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Return of the Mega-Caps

Mark Reynolds

Return of the Mega-Caps

2023 has been an anomalous year in financial markets. If you’ve been following the headlines, the main story you’ve probably seen is that market performance has been strong.  For the first six months of this year (to June30th), the S&P 500 has increased by +15.5%, in US dollar terms.

But there’s another story hiding underneath the surface: returns in the US market have been almost entirely driven by just seven of the largest mega-cap technology companies: Tesla, Amazon, Microsoft, Apple, NVIDIA, Alphabet (Google), and Meta (Facebook) – which now make up a staggering 28% of the overall index.  In the first six months of the year, an equal-weighted portfolio of these seven stocks would have returned +89.0% in US dollar terms. The rest of the market has not performed so spectacularly.  

To show just how much these seven stocks have dominated, the chart below (prepared by S&P Global) shows the total return of the S&P 500 to May 16th (+7.0%) in blue, and the total return of the same index, excluding those seven mega-cap technology companies(-0.8%) in orange.  To mid-May of this year, if you were to strip out just those seven companies from the S&P 500,the overall index performance was slightly negative.

And it’s not just US stocks that have languished.  Market returns outside the US have also not kept up with the big seven stocks, as measured by the S&P/TSX (+5.7%) and MSCI EAFE (+9.5%)year to date returns as of June 30, 2023. Taken together, the vast majority of global stocks have faced serious headwinds as central banks have continued to hike interest rates in their efforts to fight inflation. The Bank of Canada has increased its overnight policy rate from 0.25% to 4.75% in just 18 months, and the Federal Reserve has increased the Federal Funds Rate from 0.0% to 5.0%over the same period.  

So, what might explain the incredible performance of these seven mega-cap technology companies in the first half of2023?  After all, technology companies tend to be more sensitive to changes in interest rates than the average company, not less – as they are not expected to make the majority of their cashflows until much further into the future.

One factor driving the performance of these seven stocks is a simple reversion to the previous sky-high valuations they traded at before the 2022 downturn in markets. Although their six-month performance numbers look incredibly strong, that comes on the heels of a dismal 2022 for most of these companies.  An equal-weighted portfolio of these seven stocks would have lost -46.2% of its value in 2022.  Even after their strong recovery in the first six months of this year, this hypothetical equal-weighted portfolio would still not have recovered to its previous all-time high after the roller coaster ride of the last 18 months.

A second factor that may be driving strong returns for these stocks is elevated expectations, largely driven by recent developments in the artificial intelligence space.  Large technology companies tend to have a competitive advantage in artificial intelligence, due to their access to libraries of user-generated data and ability to make large capital investments.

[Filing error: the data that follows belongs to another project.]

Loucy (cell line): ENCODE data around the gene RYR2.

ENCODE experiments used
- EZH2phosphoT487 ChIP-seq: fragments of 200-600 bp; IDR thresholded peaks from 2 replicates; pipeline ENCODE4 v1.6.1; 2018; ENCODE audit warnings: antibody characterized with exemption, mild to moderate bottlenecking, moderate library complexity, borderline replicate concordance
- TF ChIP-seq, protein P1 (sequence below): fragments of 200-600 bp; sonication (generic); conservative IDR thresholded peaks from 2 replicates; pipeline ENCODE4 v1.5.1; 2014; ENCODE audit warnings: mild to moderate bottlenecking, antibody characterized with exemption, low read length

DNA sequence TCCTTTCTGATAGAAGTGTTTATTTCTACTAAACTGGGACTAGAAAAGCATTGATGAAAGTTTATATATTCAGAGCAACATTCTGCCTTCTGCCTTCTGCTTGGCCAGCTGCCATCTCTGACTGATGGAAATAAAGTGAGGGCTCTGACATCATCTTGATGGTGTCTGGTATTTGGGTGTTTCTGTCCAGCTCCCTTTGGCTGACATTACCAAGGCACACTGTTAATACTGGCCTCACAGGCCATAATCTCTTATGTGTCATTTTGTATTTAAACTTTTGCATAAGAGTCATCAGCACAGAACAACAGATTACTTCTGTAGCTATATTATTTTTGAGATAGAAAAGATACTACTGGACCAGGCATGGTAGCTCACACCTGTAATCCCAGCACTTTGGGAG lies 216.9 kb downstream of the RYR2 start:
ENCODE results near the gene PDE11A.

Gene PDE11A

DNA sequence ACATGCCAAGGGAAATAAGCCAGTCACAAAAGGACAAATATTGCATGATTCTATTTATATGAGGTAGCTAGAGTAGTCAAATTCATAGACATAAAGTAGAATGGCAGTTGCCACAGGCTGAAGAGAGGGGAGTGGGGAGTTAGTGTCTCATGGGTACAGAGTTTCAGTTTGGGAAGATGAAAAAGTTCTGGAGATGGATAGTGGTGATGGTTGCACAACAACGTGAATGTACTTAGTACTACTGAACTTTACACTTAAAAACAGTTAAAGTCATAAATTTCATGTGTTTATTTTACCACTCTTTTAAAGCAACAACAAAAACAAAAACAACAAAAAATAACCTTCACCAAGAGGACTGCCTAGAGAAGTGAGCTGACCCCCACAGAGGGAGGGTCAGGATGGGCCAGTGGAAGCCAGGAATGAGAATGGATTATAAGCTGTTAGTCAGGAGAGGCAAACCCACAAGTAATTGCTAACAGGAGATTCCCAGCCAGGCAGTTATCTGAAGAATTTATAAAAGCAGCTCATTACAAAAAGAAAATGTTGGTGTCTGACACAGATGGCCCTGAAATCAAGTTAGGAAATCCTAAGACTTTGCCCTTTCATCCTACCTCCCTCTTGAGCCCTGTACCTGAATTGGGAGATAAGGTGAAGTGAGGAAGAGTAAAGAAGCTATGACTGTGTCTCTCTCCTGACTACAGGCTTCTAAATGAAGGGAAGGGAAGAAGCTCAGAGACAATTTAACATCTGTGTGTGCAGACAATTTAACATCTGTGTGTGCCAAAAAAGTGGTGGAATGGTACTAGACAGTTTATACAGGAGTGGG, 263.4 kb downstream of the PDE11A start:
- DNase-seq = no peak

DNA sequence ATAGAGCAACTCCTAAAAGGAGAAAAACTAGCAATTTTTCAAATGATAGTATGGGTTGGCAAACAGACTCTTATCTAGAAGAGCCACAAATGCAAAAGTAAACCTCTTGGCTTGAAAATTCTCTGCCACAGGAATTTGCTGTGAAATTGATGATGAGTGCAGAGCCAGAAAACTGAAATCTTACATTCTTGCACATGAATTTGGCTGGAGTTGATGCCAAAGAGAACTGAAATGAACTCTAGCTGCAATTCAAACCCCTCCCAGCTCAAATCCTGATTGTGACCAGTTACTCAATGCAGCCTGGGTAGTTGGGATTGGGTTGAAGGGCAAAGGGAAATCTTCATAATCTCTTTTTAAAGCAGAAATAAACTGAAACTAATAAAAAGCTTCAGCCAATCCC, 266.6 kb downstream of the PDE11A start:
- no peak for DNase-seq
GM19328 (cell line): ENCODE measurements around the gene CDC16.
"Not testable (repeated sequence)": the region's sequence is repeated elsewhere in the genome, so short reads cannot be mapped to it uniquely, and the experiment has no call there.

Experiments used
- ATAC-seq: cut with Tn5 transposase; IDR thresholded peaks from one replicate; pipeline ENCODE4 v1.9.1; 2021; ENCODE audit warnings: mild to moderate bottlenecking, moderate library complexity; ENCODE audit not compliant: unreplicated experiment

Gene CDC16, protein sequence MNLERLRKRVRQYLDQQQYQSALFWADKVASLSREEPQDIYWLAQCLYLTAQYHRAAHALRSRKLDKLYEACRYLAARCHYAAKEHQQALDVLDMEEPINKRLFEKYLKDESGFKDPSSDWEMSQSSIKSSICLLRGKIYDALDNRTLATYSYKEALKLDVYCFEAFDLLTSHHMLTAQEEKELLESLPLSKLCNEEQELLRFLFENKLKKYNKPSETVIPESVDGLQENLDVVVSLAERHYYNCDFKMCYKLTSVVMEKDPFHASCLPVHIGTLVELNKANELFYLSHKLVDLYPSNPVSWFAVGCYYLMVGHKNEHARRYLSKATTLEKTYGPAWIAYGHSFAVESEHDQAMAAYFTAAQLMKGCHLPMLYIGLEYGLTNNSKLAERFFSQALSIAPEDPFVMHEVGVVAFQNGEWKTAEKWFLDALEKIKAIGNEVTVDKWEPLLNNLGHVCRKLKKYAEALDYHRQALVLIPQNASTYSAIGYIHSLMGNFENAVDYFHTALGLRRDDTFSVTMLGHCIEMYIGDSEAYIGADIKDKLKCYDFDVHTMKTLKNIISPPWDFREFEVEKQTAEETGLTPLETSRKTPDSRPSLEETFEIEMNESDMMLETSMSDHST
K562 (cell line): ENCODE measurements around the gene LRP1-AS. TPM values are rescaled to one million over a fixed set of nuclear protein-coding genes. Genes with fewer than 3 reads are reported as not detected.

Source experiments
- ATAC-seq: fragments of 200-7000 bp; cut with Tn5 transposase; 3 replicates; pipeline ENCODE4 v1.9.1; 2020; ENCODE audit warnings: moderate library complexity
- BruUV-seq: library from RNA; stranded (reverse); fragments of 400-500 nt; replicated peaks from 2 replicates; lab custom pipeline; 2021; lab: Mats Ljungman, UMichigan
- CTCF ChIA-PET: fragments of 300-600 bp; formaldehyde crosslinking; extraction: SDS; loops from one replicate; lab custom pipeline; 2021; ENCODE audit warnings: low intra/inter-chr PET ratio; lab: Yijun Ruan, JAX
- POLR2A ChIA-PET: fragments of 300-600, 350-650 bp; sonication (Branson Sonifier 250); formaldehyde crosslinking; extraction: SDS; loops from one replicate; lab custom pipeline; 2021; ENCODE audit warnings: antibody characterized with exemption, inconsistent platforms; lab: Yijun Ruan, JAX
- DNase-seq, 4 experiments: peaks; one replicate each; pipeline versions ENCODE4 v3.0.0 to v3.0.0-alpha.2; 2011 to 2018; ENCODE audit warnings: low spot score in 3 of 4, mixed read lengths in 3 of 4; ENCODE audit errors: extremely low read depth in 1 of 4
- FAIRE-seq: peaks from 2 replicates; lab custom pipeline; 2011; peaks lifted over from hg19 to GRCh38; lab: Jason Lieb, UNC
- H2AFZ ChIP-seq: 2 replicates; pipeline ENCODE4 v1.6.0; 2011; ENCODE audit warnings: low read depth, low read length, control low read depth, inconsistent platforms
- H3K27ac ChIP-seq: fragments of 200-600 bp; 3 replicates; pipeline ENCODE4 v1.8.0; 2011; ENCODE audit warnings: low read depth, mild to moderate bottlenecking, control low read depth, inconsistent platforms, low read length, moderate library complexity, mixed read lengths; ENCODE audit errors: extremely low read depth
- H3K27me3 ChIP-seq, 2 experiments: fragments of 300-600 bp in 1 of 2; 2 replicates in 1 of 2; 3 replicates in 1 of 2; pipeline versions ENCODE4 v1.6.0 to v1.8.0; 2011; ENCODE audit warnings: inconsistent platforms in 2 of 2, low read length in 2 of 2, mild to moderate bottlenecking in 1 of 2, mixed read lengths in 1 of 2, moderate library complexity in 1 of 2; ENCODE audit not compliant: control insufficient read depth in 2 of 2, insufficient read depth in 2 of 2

But, as you can see from the P/E (Price/Earnings) ratios in the rightmost column of the above table, at their current prices, these companies all trade at very expensive valuations. These seven companies now trade at an average P/E ratio of 44.1x. This compares to the other 493 stocks in the S&P 500 that on average trade at a P/E ratio of 15.0x. No one would argue that any of the above seven companies are not incredible businesses, but the question remains -- are they such incredible businesses that their stock prices should be nearly 3xmore expensive than the typical S&P 500 company?

To illustrate the stratospheric valuations that these companies now trade at, let’s focus on NVIDIA Corporation. Aswath Damodaran, the NYU Stern professor best known for his books on stock valuation, owns a position in NVIDIA.  He points out that NVIDIA is an incredible business – it has maintained strong earnings growth during difficult periods and has also consistently achieved above-average profitability. However, when he performs a breakeven analysis for the stock at its current price of approximately $450/share, he finds that the company would need to maintain “a daunting combination of extraordinary revenue growth and super-normal margins” and would need the following set of circumstances to all come true:

Could all of the above items end up occurring? Sure. Do we want to invest in Nvidia based on the hope that the above conditions all come to pass? Probably not.

Northwood’s public equity managers have generally shied away from investments in companies like Nvidia, where many future successes have already been built into today’s stock price valuation, and a failure for any of them to come true can lead to a significant loss in value. NVIDIA may be an excellent business, but is it an excellent investment at today’s valuation? Almost any business can be a good investment – but only at the right price.




Mark Reynolds

Mark is a member Northwood’s family office advisory group, working with families in the areas of financial planning, investment management, and taxation. Mark is a candidate for the Chartered Financial Analyst(CFA) designation. Prior to joining Northwood, Mark was a structural engineer at RJC Engineers, where he designed commercial and residential tall buildings in Toronto. Mark also volunteered with John Stapleton at Open Policy Ontario to develop course materials for his Low Income Retirement Planning program.

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